Upgrading from D70

Discussion in 'Nikon DX DSLR' started by ultimind, May 23, 2007.

  1. ultimind


    May 13, 2007
    Cleveland, OH
    I currently have D70 but I'm looking to upgrade. I know all of the general advantages to upgrading to say, a D200 like being able to meter with my manual lenses and such... but I'm looking for a realistic picture-taking advantge. Would a D200 or D80 be able to produce better looking images?

    Honestly 10megapixel is of no concern because I rarely print above 8x10, with the majority of my images being for computer use..in which case anything that can fill my 1920x1200 monitor is perfectly fine.
  2. I the D200 advantages have a lot to do with what you like to shoot. I have a D70, D2H, and D200. I can’t bring myself to sell the D70 as some of my favorite pictures were made with it. I was however, really frustrated with two thing that made me want to upgrade: lack of controls on the camera and RAW buffer. I really didn’t like going into the menu to change metering mode, etc…and once I started shooting RAW the buffer on the D70 became a real weak point for me. So if you are into sports or wildlife I think these things plus the better AF and increased frame rate would be helpful.

    As for the D80 vs D200, I think it would come down to controls on the camera and RAW buffer. If you don’t plan to shoot RAW and continious then that isn’t an issue.

    Good luck with your decision…and if you are looking for a reason to upgrade, I’m sure you can find it in this forum:biggrin:
  3. adaml


    Feb 21, 2006
    You already have what's really important for making great images, and that's a fine selection of lenses.

    I have both the D200 and the D80, and I love both cameras. But they do serve different purposes. If you need a rugged camera with fast RAW fps, then consider the D200. If you need a lighter weight camera with excellent low-light performance, consider the D80. Given the fact that the D80 has the same size sensor as the D200, it is probably the better overall value.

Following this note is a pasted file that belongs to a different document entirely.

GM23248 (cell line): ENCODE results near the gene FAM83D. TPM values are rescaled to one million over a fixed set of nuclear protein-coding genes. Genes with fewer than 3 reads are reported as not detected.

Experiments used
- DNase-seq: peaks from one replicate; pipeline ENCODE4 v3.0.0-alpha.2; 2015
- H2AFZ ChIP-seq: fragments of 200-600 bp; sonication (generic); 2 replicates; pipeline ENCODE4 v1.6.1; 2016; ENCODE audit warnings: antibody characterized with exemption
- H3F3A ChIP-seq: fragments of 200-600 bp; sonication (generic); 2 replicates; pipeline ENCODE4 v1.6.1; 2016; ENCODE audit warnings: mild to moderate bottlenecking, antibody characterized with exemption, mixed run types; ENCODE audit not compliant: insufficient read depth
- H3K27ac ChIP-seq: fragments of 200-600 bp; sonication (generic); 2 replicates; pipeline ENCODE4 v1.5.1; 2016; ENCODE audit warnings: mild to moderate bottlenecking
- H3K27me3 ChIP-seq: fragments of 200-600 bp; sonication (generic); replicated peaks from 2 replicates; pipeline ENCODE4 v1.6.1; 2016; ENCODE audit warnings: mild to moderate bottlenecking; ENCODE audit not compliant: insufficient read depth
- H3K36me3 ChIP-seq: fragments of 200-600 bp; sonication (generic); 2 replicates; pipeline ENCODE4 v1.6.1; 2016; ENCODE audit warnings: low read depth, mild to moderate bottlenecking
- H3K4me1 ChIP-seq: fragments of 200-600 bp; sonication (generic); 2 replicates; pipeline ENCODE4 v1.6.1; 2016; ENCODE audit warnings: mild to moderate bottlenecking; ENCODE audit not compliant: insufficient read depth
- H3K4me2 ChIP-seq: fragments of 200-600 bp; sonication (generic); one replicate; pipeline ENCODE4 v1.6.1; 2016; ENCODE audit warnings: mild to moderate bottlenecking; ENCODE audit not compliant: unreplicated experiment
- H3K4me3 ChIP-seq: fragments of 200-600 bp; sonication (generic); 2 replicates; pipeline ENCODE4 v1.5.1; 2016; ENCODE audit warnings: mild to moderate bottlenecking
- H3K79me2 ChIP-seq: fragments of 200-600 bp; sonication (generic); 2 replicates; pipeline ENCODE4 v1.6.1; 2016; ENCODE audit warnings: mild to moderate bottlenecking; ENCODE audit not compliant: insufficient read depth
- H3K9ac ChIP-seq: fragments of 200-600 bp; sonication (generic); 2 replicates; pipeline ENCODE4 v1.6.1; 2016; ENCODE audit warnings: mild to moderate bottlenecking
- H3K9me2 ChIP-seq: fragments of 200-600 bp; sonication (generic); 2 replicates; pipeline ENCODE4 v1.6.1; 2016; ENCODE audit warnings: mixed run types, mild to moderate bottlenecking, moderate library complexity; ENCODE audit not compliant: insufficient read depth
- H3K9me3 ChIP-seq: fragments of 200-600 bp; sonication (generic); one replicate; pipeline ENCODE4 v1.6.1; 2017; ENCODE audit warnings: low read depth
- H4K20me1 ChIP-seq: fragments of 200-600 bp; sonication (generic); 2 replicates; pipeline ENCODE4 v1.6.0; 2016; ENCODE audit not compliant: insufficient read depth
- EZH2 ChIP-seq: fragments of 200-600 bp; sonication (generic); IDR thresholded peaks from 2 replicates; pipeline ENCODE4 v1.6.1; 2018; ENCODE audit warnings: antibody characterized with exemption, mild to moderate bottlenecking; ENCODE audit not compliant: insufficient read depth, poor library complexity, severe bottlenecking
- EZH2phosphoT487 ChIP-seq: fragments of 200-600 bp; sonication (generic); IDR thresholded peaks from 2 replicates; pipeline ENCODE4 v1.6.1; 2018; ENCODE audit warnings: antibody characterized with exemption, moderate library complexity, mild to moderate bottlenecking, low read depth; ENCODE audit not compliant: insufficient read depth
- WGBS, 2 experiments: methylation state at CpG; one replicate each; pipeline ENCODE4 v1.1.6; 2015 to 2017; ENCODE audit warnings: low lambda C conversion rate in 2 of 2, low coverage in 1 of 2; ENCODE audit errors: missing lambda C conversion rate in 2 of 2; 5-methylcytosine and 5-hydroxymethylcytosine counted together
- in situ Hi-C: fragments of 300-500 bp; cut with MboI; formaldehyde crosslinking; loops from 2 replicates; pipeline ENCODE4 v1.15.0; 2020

You will enjoy either camera.
  4. Gale


    Jan 26, 2005
    Viera Fl
  5. ultimind


    May 13, 2007
    Cleveland, OH
    I haven't shot a single JPEG frame since January and proud of it! :) I just rolled over 20,000 images on my D70 since I bought it in late 2004, and I probably shot the first 15,000 or so in JPEG.

    RAW buffer would be nice to have occasionally when shooting sports. I've only hit the 4-image limit on the D70 once or twice since I switched to RAW.

    How is ISO800 and 1600 performance on newer bodies compared to the D70? I'm lens-poor right now and can't afford big F2.8 glass, so I tend to shoot alot of ISO640 and ISO800 w/ slower lenses for nature stuff. I really hate to do it, but it's the only way to get the image.

    I've found some solutions with pushing the images in Lightroom, so sometimes I can get away with shooting ISO320 or 400 and doing a 2-stop push, then applying Noise Ninja, although I would prefer to just shoot it clean to begin with.
  6. jaymc

    jaymc Guest

    I agree with Gale ... go with the D200. Pick one up and you will see why.

    - Jay
  7. I think you will be happier with the D200, although you may be more succeptable to tendonitis
  8. With a D200 you have the opportunity to use MF lenses. There are a number of "gems" out there all a very reasonable price. MY AI and AIS work superbly with my D200. I can easily put 2 lenses in my windbreaker's pockets with a 3rd mounted on the camera and be in a position to photograph almost any subject.